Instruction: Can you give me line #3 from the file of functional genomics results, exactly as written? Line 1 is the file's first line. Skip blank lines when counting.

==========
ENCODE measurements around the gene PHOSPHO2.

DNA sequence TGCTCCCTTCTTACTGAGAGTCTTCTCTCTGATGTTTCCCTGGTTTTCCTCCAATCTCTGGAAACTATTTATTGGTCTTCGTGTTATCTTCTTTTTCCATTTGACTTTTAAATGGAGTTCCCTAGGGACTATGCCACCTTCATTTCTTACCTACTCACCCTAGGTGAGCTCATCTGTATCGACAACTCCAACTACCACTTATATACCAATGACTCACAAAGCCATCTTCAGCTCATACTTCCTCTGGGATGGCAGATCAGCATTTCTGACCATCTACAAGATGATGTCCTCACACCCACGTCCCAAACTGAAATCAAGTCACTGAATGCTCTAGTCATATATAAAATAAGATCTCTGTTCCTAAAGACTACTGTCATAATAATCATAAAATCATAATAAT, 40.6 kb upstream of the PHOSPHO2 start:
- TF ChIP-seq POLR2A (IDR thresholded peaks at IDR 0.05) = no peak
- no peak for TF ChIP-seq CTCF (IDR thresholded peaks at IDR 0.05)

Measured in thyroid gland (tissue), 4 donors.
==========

- TF ChIP-seq POLR2A (IDR thresholded peaks at IDR 0.05) = no peak